A Panhard 178 with a 47mm cannon was one development that sought to further improve the French armored car park. The normal Panhard 178 armored car, it progressed with a new turret which could mount a 47 mm gun instead of a 25 mm gun. The need for greater firepower had become clear as the 1940 campaign continued.
The Panhard 201 was a truly bizarre French armored car, only a 2 man crew, an oscillating turret , 37mm high velocity gun, 60 mm arrmor, and supposedly 80 kilometers per hour speed despite only having an 85 horsepower engine on 9 tons. It possessed a low profile as well, with a height of but 1.8 meters. It had 8 wheels. The French ordered 600, for delivery by 1942... the order being filed on May 1. Naturally, they did not see combat. Given the their 1 man turret, they probably would have run into severe difficulties, but the concept was a promising one which was the precursor of the post-war Panhard EBR.
Another armored car entering into service would be the AM Gendron Somua 39, a light armored car equipped with a 25mm gun and a 7.5mm machine gun.
French in 1940 had more tanks than Germany. There are often debates over their relative quality, but while in my opinion the idea that the French tanks were superior in quality ignores various drawbacks in their design, they were nevertheless formidable and equivalent to their German counterparts. Some of the French planned improvements for their tanks were evolutionary, such as the Somua S40, or the upgrades with the Hotchkiss H39 from the H35 which provided a more powerful engine and armament as well as various other projects such as radios, and there were also similar mobility and armament improvements for the Renault R35. But some of the more interesting changes were new vehicles which the French were considering introducing.
The pride of the French tank fleet was the Char B1, which was a heavy tank (technically a battle tank and not the real heavy tank, which would be a superheavy tank design). Already having been improved from the B1 standard to the B1 bis, alongside constant small modifications, the B1 bis was to be improved to the B1 ter heavy tank. It would be a B1 with a cheaper transmission, replacing the extremely precise but costly Nader transmission, a more powerful engine at 350 horsepower engine, 75mm armor with sloped panels on the side, a 2 man turret (although some controversy exists over this, the turret ring was to be expanded), 5 man crew (with a mechanic), and a traverse on the main 75mm gun of 10 degrees. Three of the examples of the tank were sunk in 1940 when being evacuated on a ship. Although the concept of a hull gun and turret was a dead end, by the standards of any 1940 and 1941 battlefield, it would have remained a potent vehicle.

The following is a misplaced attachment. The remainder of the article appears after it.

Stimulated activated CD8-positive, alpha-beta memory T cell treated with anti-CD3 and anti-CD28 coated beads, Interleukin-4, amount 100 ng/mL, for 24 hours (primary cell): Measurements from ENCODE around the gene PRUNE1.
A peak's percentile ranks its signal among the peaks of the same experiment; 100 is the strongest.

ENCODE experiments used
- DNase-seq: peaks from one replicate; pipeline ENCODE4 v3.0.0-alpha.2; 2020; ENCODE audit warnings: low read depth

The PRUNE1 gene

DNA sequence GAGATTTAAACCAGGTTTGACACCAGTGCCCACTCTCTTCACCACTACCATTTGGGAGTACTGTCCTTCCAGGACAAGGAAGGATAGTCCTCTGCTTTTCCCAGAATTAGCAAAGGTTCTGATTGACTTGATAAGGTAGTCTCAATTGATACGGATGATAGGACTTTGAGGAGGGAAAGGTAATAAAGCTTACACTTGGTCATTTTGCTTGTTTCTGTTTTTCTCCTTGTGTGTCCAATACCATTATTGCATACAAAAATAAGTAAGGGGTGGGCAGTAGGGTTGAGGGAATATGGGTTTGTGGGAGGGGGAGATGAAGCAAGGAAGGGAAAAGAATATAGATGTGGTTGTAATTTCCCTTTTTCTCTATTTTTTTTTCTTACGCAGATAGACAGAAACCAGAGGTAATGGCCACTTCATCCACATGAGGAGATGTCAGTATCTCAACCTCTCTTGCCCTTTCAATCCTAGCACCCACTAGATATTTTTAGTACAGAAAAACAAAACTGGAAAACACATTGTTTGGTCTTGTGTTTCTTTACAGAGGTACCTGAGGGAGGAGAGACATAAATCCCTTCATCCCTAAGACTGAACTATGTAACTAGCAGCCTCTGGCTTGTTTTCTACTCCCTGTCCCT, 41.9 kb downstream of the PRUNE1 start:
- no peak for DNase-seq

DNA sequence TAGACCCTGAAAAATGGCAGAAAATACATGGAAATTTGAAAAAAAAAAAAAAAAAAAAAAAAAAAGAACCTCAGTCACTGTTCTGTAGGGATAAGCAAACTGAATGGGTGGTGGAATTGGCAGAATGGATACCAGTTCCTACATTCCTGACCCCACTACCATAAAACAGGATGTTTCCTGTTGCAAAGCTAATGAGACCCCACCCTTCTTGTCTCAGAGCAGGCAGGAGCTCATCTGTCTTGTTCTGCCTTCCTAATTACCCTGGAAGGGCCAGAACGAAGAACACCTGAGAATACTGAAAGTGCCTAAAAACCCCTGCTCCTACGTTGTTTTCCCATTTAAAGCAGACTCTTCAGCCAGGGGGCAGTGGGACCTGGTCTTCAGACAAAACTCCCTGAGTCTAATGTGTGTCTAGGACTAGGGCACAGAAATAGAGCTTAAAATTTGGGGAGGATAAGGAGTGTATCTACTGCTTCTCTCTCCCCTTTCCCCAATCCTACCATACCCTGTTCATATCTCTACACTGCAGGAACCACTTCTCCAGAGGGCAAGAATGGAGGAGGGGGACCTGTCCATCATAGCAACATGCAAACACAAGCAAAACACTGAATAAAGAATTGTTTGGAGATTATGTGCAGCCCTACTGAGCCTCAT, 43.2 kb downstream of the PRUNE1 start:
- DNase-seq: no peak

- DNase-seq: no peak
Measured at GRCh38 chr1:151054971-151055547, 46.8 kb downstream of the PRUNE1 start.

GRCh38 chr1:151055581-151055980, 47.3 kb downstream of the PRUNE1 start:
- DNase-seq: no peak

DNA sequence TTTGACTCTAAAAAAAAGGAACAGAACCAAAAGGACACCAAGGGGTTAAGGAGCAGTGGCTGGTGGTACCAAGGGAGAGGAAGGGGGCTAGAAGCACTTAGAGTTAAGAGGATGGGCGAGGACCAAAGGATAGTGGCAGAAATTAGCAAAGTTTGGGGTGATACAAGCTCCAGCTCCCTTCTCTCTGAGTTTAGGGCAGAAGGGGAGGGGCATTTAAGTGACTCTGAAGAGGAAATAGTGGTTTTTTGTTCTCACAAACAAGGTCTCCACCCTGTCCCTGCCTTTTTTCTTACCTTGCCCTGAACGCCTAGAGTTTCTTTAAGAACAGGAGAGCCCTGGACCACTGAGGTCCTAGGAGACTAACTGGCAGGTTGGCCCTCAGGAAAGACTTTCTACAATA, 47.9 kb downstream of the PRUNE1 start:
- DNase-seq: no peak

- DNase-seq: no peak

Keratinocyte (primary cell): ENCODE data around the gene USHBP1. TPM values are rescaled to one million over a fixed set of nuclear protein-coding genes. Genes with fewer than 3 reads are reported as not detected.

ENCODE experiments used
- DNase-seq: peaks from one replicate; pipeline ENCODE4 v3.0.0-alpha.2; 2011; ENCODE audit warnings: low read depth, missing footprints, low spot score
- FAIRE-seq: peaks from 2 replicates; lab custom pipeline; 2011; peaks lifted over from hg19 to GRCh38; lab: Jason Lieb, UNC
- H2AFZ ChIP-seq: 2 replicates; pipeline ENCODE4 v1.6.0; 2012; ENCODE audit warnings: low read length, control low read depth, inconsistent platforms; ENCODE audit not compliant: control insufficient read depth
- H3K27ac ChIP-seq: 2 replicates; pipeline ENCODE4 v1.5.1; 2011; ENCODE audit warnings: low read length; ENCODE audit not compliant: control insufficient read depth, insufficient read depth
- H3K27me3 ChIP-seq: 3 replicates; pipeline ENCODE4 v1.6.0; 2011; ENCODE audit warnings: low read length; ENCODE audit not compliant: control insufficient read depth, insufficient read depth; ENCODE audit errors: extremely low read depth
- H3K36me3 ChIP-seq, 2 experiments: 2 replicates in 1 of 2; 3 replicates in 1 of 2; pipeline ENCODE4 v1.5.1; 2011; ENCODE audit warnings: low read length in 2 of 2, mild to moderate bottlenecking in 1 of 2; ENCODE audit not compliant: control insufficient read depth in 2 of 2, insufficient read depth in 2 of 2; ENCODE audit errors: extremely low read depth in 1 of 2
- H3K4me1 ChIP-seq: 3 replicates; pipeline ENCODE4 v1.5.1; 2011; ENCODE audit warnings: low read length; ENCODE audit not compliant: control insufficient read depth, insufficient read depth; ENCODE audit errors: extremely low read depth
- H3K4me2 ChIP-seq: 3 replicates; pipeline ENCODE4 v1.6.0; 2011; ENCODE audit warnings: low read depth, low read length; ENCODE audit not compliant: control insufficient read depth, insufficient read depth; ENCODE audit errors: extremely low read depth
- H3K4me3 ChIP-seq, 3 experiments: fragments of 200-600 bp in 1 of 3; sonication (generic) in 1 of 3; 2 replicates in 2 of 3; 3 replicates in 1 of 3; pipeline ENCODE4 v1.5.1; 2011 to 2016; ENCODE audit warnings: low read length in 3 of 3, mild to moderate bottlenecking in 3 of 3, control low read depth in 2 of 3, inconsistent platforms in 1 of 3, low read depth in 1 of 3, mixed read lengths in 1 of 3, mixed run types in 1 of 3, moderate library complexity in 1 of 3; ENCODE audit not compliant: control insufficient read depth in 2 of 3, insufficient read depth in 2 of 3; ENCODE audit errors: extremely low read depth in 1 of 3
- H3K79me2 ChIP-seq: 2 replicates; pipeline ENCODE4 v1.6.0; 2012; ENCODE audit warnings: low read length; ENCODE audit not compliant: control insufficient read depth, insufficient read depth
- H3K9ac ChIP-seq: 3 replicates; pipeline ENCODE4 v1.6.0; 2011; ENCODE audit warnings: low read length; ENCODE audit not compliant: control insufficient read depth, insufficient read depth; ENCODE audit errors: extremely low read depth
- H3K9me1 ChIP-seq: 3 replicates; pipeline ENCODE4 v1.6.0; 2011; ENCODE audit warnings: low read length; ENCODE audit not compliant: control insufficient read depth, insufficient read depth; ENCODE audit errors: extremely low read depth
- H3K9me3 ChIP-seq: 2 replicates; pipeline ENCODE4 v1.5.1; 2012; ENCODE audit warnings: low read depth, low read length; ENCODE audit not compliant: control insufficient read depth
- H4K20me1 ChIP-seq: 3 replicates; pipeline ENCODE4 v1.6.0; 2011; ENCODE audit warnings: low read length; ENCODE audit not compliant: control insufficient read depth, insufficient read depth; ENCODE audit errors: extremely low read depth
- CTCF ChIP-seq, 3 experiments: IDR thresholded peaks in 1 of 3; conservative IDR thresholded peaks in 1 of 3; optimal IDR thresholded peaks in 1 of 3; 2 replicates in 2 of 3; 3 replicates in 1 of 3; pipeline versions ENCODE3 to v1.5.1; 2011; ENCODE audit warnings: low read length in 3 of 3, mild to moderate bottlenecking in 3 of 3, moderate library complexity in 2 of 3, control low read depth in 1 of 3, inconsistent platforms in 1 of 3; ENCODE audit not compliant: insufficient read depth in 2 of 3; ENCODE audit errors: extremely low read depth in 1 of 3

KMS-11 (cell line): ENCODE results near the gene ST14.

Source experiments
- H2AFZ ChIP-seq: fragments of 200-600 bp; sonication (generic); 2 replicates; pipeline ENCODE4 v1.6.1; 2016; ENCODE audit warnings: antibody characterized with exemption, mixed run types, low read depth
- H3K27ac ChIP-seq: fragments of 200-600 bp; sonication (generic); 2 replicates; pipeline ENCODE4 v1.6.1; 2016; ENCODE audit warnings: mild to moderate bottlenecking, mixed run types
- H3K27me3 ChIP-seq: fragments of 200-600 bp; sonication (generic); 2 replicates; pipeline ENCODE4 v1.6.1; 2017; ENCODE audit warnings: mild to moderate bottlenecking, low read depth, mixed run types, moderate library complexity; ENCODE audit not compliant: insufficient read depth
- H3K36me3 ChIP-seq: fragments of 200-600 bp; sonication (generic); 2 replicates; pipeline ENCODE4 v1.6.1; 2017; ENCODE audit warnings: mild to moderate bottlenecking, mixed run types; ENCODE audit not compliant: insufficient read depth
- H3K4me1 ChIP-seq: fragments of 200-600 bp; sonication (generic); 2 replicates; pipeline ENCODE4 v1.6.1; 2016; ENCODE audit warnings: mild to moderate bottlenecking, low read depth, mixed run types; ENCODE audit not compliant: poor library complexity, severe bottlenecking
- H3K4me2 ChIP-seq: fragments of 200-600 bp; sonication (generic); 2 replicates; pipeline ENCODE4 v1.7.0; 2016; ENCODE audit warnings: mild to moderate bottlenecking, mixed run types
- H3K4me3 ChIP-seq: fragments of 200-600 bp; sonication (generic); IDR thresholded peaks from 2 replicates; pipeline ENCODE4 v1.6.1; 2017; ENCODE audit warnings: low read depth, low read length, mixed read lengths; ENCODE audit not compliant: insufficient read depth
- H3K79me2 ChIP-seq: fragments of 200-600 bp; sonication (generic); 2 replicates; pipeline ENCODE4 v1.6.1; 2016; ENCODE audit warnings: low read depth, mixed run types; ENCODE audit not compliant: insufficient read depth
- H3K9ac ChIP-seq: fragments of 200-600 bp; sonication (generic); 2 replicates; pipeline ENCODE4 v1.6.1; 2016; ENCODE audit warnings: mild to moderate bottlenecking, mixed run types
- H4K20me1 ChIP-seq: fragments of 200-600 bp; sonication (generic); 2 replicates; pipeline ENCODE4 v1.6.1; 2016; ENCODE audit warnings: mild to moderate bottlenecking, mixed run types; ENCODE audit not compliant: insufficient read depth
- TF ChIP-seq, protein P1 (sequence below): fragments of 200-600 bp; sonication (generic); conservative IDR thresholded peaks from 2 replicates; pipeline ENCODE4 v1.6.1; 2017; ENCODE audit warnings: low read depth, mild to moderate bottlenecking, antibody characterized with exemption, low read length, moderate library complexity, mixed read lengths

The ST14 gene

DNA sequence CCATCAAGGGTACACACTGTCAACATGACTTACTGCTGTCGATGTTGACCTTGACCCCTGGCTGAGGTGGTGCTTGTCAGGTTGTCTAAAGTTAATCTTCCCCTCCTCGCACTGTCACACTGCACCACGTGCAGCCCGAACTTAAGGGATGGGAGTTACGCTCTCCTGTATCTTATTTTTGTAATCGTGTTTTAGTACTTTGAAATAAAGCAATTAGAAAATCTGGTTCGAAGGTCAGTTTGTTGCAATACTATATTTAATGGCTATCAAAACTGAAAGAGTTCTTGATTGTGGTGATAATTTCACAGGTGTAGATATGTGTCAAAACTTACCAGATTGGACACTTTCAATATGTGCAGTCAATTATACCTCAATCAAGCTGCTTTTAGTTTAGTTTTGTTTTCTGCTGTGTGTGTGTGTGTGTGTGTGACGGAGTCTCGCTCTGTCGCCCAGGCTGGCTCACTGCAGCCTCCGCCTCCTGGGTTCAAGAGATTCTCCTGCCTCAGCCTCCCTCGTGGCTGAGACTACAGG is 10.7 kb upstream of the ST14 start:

The Somua S40 was an improved version of the Somua S35 with better suspension, a more powerful engine, a new turret, lowered hull, welded turret (combined with the hull to decrease cost and improve armor homogeneity), and later programs had included more turret armor. During the war the French had a 3-man turret proposal for it, and one with a 75mm gun (SARL 42). Presumably if the war had continued the French would have placed greater focus on producing them than lighter vehicles which proved relatively ineffectual.
SAu 40 self-propelled gun, utilizing a 75mm gun mounted in a casemate as an assault gun, but principally designed for indirect fire. There was as well the ARL 40/ARL V39 based on BDR G1B (a proposed medium tank design which was rejected for the Renault G1R) hull for another SPG, serving the same function, with the SAu 40 being used by the cavalry and the ARL V39 being used by the infantry.
Most impressive of the French designs was the Renault G1R, which was a Renault competitor in the French program for a medium tank. Various proposals exist for its development as there is some confusion, but in optimistic ones it would have seen a 32-35 ton tank, with a 400 horsepower engine, 75mm l/29 gun, good armor and some neat technological features like a rangefinder and two-axis gun stabilization.
There was as a heavy tank project the Char B40 with a 40-45 ton tank with a 47mm SA 37 (higher velocity than the SA 35 at 855 meters per second) in a turret and a 105mm howitzer in the hull, later replaced with a 75mm gun in a three man turret in response to combat experience in 1940.
Famous, perhaps for its impracticality, was the FCM F1, with two turrets, one mounting a 47mm gun and the other a 90mm gun, 6 machine guns, a weight of 140 tons, 100-120mm armor, a length of over 10 meters, crew of 9, and an 1,100 horsepower engine. Supposedly the French eventually planned for 2 of these vehicles to be produced per month, but it seems likely that they would have realized how impractical such a design is.
The French created the radio-controlled breeching vehicles that later became the German Goliath. These were the Engin Ks, vehicle Ps, and a proposed Renault FT 17 guided demolition tank.
© 2017 Ryan Thomas